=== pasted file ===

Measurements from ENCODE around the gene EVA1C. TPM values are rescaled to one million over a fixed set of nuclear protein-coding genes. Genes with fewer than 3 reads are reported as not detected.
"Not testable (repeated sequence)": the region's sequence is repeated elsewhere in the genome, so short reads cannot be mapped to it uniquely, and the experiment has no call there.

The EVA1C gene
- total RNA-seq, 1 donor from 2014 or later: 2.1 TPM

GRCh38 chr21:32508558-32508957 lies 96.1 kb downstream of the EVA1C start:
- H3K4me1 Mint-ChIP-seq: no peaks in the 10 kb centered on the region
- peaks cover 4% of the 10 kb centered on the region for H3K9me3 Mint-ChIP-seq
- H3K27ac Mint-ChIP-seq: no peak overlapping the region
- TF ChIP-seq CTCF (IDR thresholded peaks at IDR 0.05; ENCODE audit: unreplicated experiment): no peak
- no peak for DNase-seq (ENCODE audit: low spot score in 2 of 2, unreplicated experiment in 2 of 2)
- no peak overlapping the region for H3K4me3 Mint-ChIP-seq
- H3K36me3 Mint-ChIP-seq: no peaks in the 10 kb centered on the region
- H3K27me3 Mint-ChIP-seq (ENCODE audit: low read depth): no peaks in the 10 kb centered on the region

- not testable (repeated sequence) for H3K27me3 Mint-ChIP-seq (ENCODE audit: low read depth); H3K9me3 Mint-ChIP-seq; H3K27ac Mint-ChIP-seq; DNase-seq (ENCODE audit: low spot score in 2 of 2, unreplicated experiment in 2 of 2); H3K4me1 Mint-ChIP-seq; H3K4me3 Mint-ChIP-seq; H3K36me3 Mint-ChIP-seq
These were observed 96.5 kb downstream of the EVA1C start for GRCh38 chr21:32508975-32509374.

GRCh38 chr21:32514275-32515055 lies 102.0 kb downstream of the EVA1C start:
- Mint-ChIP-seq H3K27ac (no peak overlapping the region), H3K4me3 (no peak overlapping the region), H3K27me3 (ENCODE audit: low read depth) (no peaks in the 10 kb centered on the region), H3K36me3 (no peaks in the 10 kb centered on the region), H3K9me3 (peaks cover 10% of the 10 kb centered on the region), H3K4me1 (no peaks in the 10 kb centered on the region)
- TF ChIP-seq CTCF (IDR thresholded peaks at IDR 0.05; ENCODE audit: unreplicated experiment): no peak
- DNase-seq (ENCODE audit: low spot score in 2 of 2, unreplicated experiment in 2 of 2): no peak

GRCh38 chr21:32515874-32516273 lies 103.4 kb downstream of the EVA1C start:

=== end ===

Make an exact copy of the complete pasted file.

Measurements from ENCODE around the gene EVA1C. TPM values are rescaled to one million over a fixed set of nuclear protein-coding genes. Genes with fewer than 3 reads are reported as not detected.
"Not testable (repeated sequence)": the region's sequence is repeated elsewhere in the genome, so short reads cannot be mapped to it uniquely, and the experiment has no call there.

The EVA1C gene
- total RNA-seq, 1 donor from 2014 or later: 2.1 TPM

GRCh38 chr21:32508558-32508957 lies 96.1 kb downstream of the EVA1C start:
- H3K4me1 Mint-ChIP-seq: no peaks in the 10 kb centered on the region
- peaks cover 4% of the 10 kb centered on the region for H3K9me3 Mint-ChIP-seq
- H3K27ac Mint-ChIP-seq: no peak overlapping the region
- TF ChIP-seq CTCF (IDR thresholded peaks at IDR 0.05; ENCODE audit: unreplicated experiment): no peak
- no peak for DNase-seq (ENCODE audit: low spot score in 2 of 2, unreplicated experiment in 2 of 2)
- no peak overlapping the region for H3K4me3 Mint-ChIP-seq
- H3K36me3 Mint-ChIP-seq: no peaks in the 10 kb centered on the region
- H3K27me3 Mint-ChIP-seq (ENCODE audit: low read depth): no peaks in the 10 kb centered on the region

- not testable (repeated sequence) for H3K27me3 Mint-ChIP-seq (ENCODE audit: low read depth); H3K9me3 Mint-ChIP-seq; H3K27ac Mint-ChIP-seq; DNase-seq (ENCODE audit: low spot score in 2 of 2, unreplicated experiment in 2 of 2); H3K4me1 Mint-ChIP-seq; H3K4me3 Mint-ChIP-seq; H3K36me3 Mint-ChIP-seq
These were observed 96.5 kb downstream of the EVA1C start for GRCh38 chr21:32508975-32509374.

GRCh38 chr21:32514275-32515055 lies 102.0 kb downstream of the EVA1C start:
- Mint-ChIP-seq H3K27ac (no peak overlapping the region), H3K4me3 (no peak overlapping the region), H3K27me3 (ENCODE audit: low read depth) (no peaks in the 10 kb centered on the region), H3K36me3 (no peaks in the 10 kb centered on the region), H3K9me3 (peaks cover 10% of the 10 kb centered on the region), H3K4me1 (no peaks in the 10 kb centered on the region)
- TF ChIP-seq CTCF (IDR thresholded peaks at IDR 0.05; ENCODE audit: unreplicated experiment): no peak
- DNase-seq (ENCODE audit: low spot score in 2 of 2, unreplicated experiment in 2 of 2): no peak

GRCh38 chr21:32515874-32516273 lies 103.4 kb downstream of the EVA1C start: